I am generally skeptical of most opinion surveys. There are far too many surveyors asking us about our opinions on anything and everything and then treating the results as factual. Just because 70 percent of us have a favorable opinion about something doesn’t make it right. Many great leaders ran afoul of public opinion. Jesus Christ, in his day, was certainly in the minority when it came to approval ratings. Opinion surveys have acquired so much credibility they often shape public policy.
Every organization must have a full-time surveying staff producing unnecessary and redundant results. The Building Industry Association surveys their members monthly. Should we be surprised each month to discover builders are feeling pretty lousy about things? The Consumer Confidence Survey reminds us weekly that consumer confidence is at low levels and the latest economic survey shows 75 percent of Americans think our country is on the wrong track. How many surveys does it take to tell us what we already know?
Some surveys I find interesting but I’m not sure what to do with the information. An example is the most recent survey by the National Association of Realtors. NAR released their findings from surveying 81,000 homebuyers and sellers who purchased a home between July of 2010 and June of 2011.
Here are some highlights:
Despite low home prices and interest rates, buyers are staying well under the maximum priced home they could afford. This is a structural change in buyer’s attitude. An old adage in real estate used to be, “Buy a little more house than you can afford.” The thinking was that the payment would remain the same while a buyer’s income and family grew. That’s changed to “less is more.” Another change is that buyers are making larger down payments. The medium down payment is now 11 percent. That’s up a full percentage point from last year and 5 points above 2006.
The number of first-time buyers fell to 37 percent nationally and 34 percent in California. That’s down from 50 percent and 45 percent in the previous survey. Typically, first-timers would make up 40 percent of all sales. They are critical to a healthy housing market because they buy existing homes, enabling those sellers to trade up. Entry level buyers are finding increasing difficulty in qualifying for their first loan from tight-fisted lenders.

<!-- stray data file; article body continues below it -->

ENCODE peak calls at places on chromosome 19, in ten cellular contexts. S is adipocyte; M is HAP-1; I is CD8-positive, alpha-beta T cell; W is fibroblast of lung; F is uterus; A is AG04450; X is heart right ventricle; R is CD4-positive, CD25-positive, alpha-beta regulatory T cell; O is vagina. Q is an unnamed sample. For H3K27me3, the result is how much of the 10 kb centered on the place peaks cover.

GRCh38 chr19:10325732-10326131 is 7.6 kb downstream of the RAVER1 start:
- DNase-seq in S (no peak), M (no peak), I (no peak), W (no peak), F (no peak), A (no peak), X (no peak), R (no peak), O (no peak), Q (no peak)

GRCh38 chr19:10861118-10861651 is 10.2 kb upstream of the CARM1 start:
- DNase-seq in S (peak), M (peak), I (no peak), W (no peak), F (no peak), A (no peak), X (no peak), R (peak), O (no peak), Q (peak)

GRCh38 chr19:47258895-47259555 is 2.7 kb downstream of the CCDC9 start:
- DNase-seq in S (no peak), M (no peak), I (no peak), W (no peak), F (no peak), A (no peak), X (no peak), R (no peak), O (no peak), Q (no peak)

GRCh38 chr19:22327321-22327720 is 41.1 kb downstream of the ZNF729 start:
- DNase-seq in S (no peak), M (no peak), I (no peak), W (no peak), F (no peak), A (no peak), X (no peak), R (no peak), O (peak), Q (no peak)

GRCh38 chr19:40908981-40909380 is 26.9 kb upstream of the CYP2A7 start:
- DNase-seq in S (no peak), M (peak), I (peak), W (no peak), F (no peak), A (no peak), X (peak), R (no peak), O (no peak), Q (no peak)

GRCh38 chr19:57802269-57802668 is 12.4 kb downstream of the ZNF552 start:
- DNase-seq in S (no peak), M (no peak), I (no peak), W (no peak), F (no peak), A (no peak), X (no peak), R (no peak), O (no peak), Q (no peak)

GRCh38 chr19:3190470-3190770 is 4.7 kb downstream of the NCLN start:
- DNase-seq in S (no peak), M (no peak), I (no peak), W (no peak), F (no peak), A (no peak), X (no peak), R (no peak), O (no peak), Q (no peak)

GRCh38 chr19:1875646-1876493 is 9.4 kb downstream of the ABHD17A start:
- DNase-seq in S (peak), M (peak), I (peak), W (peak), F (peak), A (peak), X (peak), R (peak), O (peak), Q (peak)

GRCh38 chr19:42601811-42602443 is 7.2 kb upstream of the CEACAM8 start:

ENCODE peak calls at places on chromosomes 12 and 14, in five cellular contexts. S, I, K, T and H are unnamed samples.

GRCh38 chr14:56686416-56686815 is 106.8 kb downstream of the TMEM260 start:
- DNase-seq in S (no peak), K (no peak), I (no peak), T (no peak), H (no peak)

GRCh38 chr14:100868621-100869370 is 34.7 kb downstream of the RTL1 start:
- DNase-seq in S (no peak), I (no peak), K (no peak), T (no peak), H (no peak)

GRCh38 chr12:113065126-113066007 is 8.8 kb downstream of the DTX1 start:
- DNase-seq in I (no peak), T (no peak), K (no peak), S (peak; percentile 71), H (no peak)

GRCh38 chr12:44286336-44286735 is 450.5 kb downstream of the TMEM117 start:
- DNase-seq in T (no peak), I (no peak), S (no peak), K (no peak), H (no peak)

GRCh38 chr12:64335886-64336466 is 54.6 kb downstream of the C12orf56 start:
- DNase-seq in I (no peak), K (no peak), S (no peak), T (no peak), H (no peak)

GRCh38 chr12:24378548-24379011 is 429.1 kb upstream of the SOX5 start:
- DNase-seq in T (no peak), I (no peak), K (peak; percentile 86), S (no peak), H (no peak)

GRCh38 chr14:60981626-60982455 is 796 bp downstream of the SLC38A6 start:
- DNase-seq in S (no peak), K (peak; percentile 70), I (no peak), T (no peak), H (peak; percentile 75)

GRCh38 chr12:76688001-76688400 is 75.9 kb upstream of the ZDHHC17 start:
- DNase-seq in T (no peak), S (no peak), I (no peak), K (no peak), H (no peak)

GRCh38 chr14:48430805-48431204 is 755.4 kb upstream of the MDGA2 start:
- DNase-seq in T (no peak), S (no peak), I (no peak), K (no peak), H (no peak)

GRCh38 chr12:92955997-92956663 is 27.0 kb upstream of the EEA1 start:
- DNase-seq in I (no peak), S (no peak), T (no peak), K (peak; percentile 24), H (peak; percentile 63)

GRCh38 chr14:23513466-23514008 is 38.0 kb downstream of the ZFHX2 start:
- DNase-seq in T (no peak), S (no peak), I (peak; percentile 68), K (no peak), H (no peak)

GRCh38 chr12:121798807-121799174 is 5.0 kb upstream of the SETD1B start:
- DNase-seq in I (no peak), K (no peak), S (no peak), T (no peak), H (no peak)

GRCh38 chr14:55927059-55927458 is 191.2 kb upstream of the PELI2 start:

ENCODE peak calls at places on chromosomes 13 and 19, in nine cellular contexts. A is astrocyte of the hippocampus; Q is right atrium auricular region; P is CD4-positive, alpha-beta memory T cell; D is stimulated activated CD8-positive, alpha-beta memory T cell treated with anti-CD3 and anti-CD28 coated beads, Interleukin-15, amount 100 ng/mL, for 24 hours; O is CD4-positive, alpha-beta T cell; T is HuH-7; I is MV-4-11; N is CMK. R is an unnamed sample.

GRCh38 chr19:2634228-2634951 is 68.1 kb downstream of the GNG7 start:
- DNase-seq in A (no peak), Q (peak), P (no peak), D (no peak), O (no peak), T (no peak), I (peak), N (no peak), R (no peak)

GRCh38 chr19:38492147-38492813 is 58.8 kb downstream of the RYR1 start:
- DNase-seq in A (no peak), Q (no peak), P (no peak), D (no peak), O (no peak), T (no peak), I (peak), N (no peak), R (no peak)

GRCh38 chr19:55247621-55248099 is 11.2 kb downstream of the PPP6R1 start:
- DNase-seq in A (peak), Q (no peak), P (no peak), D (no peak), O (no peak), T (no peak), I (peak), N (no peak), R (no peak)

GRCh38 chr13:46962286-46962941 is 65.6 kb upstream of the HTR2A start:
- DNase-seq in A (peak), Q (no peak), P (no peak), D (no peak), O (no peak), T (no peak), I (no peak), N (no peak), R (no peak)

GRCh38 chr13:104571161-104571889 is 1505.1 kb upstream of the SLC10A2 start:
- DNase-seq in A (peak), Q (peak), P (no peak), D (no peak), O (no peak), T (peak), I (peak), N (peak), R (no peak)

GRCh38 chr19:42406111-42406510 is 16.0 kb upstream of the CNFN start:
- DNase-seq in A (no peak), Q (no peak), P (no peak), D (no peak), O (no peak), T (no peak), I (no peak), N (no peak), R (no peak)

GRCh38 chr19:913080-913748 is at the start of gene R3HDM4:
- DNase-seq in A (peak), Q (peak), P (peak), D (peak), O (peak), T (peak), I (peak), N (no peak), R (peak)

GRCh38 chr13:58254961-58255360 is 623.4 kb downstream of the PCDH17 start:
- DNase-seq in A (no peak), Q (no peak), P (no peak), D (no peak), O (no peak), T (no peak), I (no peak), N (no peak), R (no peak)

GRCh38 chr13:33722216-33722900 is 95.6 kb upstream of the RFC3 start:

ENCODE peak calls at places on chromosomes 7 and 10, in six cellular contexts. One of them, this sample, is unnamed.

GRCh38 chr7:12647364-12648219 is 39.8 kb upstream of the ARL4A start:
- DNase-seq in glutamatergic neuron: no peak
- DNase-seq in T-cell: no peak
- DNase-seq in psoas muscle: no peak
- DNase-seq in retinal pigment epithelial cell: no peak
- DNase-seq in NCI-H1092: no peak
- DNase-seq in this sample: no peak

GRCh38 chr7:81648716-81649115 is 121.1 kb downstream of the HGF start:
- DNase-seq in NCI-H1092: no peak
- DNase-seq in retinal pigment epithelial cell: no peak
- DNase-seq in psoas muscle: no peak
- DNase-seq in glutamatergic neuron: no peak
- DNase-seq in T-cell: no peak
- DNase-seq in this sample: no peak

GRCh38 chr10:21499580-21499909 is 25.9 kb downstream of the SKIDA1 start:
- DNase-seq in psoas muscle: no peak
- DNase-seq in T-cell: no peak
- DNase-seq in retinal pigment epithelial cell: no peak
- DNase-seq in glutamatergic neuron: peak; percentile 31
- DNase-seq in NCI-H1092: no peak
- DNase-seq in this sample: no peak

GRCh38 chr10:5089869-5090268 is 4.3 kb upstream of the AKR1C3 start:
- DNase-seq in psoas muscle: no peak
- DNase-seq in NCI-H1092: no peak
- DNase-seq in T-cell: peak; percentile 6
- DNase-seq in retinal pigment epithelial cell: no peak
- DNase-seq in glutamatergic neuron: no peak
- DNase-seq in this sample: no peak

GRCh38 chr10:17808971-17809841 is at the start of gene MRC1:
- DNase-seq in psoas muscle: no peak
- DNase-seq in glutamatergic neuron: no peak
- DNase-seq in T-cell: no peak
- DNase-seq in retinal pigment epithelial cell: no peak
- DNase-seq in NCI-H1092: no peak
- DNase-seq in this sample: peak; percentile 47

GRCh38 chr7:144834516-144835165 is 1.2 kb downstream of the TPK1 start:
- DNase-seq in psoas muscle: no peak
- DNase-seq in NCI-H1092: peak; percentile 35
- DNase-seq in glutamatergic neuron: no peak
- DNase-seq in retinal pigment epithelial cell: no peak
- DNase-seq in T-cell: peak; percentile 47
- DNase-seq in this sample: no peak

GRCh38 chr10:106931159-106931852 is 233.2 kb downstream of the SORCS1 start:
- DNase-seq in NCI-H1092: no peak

Paul Bishop, NAR vice president of research, points the finger at the banks tight credit policies. “Banks simply needs to get back into the business of lending.”
The typical first-time buyer was 31 years old with a median income of $62,400. They purchased a three-bedroom home with 1,570 square feet, costing $155,000, using a FHA loan (54 percent) or VA loan (6 percent). First-time buyers utilized a variety of sources for their down payment, including personal savings (79 percent), gifts from relatives and friends (26 percent), sold stocks or bonds (9 percent) borrowed against their 401 (k) fund (8 percent) and a personal loan from a friend or relative (7 percent). Ninety-four percent of entry-level buyers chose a 30-year fixed rate mortgage.
The typical repeat buyer was 53 years old, earned $96,600 and purchased homes with 2,100 square feet costing $219,500.
Buyers searched an average of 12 weeks and visited 12 homes prior to their purchase decision. Single-family detached homes accounted for 77 percent of all purchases and 51 percent of them were in a suburb or subdivision, 18 percent in an urban area, 18 percent in a small town, 11 percent in a rural area and 3 percent in a resort or recreation community. The median distance from the previous residence was 12 miles. A majority of buyers considering purchasing an REO but didn’t buy one for a variety of reasons: Couldn’t find the right house (29 percent) poor condition (15 percent) and a difficult process (15 percent).
The typical seller was 53 years old with an income of $101,500 who moved a median distance of 20 miles from their home where they had lived the last nine years. Forty-six percent moved into a larger home, 31 percent bought a comparable size home and 23 percent downsized. The typical seller who had purchased their home nine years earlier realized a gain of $26,000. Twenty-two percent of California home sellers lost money from the sale of their home.
Eighty-nine percent of survey respondents used a real estate agent for their sale or purchase while 7 percent purchased directly from the builder and 4 percent directly through the previous owner. Both buyers and seller most likely selected their agent based upon a referral from a friend or relative, with trustworthiness and reputation being the most important factor. Eighty-nine percent said they were likely to use the same agent again or recommend them to others.
While 78 percent of recent homebuyers said their home is a good investment, only 38 percent of California sellers said they planned to purchase another home. That’s actually an improvement from only 30 percent in the 2010 survey but substantially down from the 70 percent in 2005 that said they would be buying another home.
One-third of all California sellers said the reason they sold their home was because they were financially distressed. That number was up slightly from 2010. Let’s hope that survey number declines by this time next year.